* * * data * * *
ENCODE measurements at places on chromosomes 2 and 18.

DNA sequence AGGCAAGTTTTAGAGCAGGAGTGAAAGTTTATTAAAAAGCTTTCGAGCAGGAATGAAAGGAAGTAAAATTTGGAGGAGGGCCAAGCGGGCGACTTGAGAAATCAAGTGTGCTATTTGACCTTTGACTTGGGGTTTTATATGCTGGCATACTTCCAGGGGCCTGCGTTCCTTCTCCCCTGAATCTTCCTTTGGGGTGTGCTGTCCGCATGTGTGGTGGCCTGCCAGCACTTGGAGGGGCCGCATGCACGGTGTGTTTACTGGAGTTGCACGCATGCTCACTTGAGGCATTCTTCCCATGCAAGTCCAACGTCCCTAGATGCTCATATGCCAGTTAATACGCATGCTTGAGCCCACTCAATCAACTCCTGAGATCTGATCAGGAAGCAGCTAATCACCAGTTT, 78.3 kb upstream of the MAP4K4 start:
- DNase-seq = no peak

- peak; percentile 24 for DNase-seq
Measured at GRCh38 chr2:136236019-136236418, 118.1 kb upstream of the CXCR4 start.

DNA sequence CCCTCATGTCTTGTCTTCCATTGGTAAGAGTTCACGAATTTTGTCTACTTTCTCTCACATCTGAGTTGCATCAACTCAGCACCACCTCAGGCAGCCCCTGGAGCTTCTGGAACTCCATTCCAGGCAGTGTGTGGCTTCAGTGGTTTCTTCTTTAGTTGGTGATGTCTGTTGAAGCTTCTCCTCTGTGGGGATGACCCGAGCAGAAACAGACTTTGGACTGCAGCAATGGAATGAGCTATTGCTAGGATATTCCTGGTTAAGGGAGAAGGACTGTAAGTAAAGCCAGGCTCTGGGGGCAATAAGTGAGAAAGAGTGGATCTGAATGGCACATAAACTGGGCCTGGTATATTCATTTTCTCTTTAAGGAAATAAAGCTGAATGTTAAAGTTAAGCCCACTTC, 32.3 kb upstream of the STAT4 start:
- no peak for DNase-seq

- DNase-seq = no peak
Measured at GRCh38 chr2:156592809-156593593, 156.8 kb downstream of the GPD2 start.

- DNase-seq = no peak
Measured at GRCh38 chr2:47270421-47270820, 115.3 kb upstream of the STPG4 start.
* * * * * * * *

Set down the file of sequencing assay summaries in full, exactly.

ENCODE measurements at places on chromosomes 2 and 18.

DNA sequence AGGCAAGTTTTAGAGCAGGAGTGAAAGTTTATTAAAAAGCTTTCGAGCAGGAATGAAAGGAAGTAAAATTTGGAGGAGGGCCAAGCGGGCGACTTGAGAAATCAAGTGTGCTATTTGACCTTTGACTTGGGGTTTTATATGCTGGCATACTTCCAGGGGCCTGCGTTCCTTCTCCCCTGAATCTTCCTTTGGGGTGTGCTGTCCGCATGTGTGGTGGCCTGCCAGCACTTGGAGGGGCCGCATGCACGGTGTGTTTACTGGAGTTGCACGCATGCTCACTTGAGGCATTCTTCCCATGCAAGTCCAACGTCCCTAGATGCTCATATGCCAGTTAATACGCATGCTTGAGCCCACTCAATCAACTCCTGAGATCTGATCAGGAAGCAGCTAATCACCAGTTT, 78.3 kb upstream of the MAP4K4 start:
- DNase-seq = no peak

- peak; percentile 24 for DNase-seq
Measured at GRCh38 chr2:136236019-136236418, 118.1 kb upstream of the CXCR4 start.

DNA sequence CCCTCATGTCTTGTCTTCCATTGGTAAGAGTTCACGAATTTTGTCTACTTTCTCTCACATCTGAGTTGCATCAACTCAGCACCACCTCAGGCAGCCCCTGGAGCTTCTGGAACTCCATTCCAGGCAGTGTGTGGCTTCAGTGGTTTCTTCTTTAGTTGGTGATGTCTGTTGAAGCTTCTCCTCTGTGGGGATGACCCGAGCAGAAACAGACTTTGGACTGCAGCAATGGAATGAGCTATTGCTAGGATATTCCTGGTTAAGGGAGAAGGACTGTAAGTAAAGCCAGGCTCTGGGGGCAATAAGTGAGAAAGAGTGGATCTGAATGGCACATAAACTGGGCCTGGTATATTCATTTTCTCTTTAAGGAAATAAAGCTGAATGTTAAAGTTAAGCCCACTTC, 32.3 kb upstream of the STAT4 start:
- no peak for DNase-seq

- DNase-seq = no peak
Measured at GRCh38 chr2:156592809-156593593, 156.8 kb downstream of the GPD2 start.

- DNase-seq = no peak
Measured at GRCh38 chr2:47270421-47270820, 115.3 kb upstream of the STPG4 start.